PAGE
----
Jason Olim, with Matthew Olim and Peter Kent (1998), The CDnow Story: Rags to Riches on the Internet, Top Floor, Colorado.

My shelves are full of books on how to make money on the Internet. They tell you how it can be done, what possibilities it offers, how you have the potential to exploit online trading. Like most "How to..." books, they tell you how it could be done. And basically, they all say the same thing. This is email - send out lots of messages. These are newsgroups - advertise in them, but not too much. Create a database of customers. Build a user-centred web site. It's all good advice; but it's theory, not practice. Because none of these books have been written by people who run successful businesses in the on-line world.

The CDnow Story is different, because it's been written by two young men who have actually done it. Jason and Matthew Olim are the famous twins who founded the world's biggest online music store from the basement of their parents' house. They started in 1994 with an investment of $1500 Jason had saved up to buy a guitar. Within three years, they had a turnover of sixteen million dollars. It's now well known that even big businesses have had problems making money on the Internet. So what was it that made CDnow so successful? Well, a combination of factors - plus a lot of hard work.

To start with, there was a clear vision and a new idea: an online record-ordering service with its own database of reviews and information. Second, they hit the Internet just at the moment the number of users went into exponential increase during 1994. They chose an item that was easily ordered and posted. They didn't become involved in production and distribution, but left that to others. And despite all their claims to the contrary, they started with a reasonable knowledge of computer programming.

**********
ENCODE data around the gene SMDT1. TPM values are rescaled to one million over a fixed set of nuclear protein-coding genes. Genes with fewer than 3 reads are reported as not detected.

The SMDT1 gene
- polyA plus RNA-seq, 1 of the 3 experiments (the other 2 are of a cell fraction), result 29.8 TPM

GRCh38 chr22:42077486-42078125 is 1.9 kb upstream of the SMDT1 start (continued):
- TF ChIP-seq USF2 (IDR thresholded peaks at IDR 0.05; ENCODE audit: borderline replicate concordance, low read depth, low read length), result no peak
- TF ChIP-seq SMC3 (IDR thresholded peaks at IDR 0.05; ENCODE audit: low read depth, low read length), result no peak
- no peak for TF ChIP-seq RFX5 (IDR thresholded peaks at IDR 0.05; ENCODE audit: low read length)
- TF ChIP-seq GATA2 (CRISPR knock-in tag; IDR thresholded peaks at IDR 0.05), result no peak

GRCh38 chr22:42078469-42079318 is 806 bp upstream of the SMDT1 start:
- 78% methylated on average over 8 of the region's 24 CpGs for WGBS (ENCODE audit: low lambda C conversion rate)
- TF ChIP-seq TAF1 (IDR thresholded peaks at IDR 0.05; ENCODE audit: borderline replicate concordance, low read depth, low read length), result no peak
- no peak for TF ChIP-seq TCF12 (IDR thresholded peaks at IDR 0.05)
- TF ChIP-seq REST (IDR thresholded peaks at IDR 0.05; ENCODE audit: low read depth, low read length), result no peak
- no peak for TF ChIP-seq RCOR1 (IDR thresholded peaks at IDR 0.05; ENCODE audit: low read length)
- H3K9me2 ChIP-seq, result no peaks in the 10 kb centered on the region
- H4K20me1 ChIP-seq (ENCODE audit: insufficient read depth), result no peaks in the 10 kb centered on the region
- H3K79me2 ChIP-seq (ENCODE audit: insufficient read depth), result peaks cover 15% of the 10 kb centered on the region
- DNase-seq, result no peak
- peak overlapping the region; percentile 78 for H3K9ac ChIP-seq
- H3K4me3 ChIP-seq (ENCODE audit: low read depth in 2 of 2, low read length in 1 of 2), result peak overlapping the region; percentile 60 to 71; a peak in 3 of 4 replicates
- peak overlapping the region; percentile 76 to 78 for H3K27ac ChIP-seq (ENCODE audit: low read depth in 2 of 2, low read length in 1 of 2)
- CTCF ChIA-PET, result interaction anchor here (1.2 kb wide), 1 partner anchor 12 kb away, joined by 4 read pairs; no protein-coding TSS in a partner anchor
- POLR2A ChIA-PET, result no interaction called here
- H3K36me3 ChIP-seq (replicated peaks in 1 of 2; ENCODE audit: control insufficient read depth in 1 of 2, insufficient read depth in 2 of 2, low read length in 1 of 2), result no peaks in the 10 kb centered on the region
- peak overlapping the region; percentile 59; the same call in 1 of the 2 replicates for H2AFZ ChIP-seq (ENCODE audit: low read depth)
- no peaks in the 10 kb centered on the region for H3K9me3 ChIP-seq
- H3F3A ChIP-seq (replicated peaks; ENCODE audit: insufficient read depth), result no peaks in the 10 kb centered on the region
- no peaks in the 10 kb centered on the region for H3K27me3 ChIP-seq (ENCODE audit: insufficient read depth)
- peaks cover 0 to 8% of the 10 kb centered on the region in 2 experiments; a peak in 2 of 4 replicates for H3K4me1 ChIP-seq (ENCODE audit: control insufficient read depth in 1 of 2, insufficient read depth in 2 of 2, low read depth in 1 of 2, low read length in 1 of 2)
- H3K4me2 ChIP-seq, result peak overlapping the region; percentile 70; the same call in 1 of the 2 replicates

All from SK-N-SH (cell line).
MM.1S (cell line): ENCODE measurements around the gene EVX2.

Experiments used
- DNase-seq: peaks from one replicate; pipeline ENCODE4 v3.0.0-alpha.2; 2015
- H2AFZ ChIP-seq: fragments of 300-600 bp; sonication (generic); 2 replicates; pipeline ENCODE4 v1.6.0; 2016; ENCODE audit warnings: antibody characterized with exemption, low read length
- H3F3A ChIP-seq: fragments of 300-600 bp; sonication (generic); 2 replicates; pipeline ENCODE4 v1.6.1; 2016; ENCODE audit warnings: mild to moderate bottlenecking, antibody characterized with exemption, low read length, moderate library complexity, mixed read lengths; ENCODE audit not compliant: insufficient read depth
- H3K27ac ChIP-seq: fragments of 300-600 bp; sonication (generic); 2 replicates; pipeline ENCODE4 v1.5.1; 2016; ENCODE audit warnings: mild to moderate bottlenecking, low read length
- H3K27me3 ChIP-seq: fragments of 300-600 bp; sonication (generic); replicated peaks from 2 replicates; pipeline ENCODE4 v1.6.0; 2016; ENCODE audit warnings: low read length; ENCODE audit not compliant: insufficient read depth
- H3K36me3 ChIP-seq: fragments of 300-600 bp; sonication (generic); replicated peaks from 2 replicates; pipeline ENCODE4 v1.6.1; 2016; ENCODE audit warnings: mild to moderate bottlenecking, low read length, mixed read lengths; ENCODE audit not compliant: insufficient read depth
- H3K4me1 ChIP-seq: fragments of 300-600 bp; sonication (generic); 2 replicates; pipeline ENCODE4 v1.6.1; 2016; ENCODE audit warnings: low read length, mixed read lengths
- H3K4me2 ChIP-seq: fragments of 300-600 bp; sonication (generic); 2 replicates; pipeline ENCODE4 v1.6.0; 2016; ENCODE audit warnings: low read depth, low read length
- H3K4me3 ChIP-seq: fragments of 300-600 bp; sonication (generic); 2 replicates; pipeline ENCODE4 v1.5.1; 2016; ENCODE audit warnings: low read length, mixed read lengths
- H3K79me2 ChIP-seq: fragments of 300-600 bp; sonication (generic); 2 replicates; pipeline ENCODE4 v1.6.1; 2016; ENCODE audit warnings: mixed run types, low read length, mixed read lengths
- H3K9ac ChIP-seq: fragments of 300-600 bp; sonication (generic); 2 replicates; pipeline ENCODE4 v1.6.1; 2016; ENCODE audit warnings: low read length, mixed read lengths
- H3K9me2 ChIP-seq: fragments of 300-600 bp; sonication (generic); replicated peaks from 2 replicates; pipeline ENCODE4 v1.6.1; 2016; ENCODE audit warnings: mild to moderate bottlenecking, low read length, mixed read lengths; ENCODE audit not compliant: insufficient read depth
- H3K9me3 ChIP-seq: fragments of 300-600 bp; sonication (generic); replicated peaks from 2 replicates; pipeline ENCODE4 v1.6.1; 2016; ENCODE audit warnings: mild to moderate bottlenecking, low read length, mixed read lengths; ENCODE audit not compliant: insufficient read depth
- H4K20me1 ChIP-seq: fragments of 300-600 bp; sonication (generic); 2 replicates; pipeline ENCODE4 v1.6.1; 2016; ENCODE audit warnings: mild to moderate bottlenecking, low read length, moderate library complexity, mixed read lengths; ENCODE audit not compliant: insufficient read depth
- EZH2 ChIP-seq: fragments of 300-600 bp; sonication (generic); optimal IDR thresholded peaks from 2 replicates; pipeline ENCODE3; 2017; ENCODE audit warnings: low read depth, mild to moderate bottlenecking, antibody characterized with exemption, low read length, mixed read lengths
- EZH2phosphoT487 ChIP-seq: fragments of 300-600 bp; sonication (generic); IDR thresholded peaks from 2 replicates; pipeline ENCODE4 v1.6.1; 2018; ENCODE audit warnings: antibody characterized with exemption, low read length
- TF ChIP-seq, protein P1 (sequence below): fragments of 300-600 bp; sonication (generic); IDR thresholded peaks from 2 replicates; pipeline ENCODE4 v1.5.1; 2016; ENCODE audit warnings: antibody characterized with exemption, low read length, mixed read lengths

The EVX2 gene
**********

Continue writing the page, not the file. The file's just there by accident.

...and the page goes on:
This book charts the development of their success - and they explain quite frankly where they think they made mistakes - and how they corrected them. There are many useful lessons to be learned from all this - even for those of us below the millionaire standard. One is the amazingly conservative nature of many businesses - even venture capitalists - when confronted with a profitable but new idea. Only one record distributor would touch them at the outset, and that was owned by a friend's father. [This company has now increased its turnover enormously, due to its contact with CDnow.]

Their experience reflects the breathtakingly rapid development of Web commerce in its early phase:

"From being a small company that nobody wanted to talk to in 1994, by 1995 we were swamped with requests from companies wanting to make more money from their Web sites by pushing traffic our way, and companies such as USA Today and AT&T were calling us to talk business."

They had to scratch around for money to begin with. The rules of electronic trading were being made up as they went along. And all the time they were in competition with huge companies with bottomless coffers - but who were too big to move quickly.

With the company in its current, fully-fledged, and successful condition, the account of their operations covers some very interesting topics for those interested in electronic commerce. They discuss the security of online shopping with credit cards which got off to such a bad start, but which they now claim is safer than in a shopping mall. They warn against the attractions and dangers of product diversification. They are surprisingly open in revealing their company's policies on cookies, external links, and the lessons of site log analysis. Having spent $3.6 million with Yahoo!, they have thoughtful reflections on customer retention, personalised accounts, and the effectiveness of advertising. They even discuss the new business model of affiliate programs, where people putting CDnow links onto their site are paid a commission on any sales.